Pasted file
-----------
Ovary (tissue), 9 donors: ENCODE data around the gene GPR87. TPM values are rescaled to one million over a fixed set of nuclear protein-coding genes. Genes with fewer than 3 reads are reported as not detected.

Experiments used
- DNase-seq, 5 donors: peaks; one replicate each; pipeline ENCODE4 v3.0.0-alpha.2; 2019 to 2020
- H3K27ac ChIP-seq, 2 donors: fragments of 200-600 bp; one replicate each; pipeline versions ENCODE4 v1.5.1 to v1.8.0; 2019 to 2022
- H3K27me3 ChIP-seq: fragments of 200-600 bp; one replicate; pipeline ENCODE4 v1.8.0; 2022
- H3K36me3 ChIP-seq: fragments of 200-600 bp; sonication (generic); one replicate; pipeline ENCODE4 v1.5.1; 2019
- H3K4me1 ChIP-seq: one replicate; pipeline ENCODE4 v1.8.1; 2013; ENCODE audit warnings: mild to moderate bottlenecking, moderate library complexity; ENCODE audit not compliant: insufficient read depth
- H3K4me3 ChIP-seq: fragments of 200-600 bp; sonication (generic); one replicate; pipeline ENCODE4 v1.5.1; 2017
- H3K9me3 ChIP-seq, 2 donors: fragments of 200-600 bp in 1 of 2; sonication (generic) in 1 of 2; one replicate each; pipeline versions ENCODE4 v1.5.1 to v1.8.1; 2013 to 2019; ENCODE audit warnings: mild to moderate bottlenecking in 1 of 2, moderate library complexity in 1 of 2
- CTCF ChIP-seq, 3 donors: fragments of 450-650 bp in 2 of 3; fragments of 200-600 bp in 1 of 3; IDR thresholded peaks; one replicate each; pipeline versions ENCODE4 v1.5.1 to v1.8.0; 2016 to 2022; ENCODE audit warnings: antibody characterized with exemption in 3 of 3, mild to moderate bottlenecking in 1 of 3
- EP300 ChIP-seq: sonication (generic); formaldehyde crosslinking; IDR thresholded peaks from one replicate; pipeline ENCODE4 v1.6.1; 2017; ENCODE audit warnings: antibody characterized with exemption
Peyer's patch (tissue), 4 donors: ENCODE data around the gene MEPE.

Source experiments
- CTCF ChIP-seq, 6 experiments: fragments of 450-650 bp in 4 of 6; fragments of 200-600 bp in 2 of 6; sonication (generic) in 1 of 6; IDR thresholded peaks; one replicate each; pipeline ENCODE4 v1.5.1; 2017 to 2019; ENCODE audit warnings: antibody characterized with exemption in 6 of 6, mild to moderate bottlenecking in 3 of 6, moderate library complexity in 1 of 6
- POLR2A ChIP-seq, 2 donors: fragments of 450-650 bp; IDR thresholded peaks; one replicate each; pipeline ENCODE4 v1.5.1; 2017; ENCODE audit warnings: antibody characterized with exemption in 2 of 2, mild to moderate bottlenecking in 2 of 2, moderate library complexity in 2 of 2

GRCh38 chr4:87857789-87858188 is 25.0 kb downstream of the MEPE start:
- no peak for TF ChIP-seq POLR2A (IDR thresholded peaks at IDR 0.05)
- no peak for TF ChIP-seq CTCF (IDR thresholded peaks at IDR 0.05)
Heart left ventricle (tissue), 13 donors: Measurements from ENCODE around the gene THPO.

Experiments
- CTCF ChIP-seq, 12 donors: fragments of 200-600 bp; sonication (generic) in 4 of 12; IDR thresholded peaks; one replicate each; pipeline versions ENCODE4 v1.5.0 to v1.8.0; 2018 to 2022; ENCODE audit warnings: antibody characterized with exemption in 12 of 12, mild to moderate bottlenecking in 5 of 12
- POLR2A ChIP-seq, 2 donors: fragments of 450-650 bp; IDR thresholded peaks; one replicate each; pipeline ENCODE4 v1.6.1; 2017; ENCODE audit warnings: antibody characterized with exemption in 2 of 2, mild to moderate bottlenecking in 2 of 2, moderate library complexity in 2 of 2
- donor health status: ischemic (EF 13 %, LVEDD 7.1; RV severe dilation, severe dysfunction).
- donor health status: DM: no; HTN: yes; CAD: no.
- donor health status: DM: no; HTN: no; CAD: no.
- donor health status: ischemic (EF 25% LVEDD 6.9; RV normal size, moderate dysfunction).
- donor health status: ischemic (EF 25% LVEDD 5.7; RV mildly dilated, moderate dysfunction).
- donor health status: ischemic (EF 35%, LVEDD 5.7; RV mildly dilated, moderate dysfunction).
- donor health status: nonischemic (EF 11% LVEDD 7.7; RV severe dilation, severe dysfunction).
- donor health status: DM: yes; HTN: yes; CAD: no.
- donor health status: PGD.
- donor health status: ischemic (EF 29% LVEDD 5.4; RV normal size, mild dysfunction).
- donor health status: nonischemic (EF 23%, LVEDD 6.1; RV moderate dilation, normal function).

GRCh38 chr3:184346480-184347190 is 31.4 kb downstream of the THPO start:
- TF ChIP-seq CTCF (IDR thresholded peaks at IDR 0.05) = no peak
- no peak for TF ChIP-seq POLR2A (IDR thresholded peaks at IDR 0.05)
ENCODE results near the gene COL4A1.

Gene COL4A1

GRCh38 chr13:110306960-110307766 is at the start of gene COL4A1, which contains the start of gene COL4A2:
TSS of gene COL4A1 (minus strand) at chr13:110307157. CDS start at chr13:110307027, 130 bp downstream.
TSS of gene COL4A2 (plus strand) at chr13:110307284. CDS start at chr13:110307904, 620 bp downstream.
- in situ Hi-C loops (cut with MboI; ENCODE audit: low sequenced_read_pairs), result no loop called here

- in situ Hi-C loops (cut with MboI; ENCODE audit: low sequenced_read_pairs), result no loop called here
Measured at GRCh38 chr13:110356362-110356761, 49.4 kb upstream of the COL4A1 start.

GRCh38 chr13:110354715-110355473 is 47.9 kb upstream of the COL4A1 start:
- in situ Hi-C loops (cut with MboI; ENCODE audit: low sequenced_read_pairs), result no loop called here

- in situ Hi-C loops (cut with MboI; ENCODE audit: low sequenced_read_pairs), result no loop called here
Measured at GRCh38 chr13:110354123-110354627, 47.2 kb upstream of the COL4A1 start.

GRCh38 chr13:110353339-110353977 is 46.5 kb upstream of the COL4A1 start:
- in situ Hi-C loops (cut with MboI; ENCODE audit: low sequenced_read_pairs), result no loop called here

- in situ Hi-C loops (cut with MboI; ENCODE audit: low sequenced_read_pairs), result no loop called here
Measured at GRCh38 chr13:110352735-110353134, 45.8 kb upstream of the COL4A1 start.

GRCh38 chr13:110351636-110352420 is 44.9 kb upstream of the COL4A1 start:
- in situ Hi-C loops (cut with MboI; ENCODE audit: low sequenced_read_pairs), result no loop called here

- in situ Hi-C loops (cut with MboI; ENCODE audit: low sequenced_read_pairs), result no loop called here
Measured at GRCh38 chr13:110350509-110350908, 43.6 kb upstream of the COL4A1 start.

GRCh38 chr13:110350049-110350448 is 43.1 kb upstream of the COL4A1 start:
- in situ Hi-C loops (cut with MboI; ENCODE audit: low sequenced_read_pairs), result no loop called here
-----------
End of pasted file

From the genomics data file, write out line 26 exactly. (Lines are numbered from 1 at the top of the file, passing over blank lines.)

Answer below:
- donor health status: ischemic (EF 25% LVEDD 6.9; RV normal size, moderate dysfunction).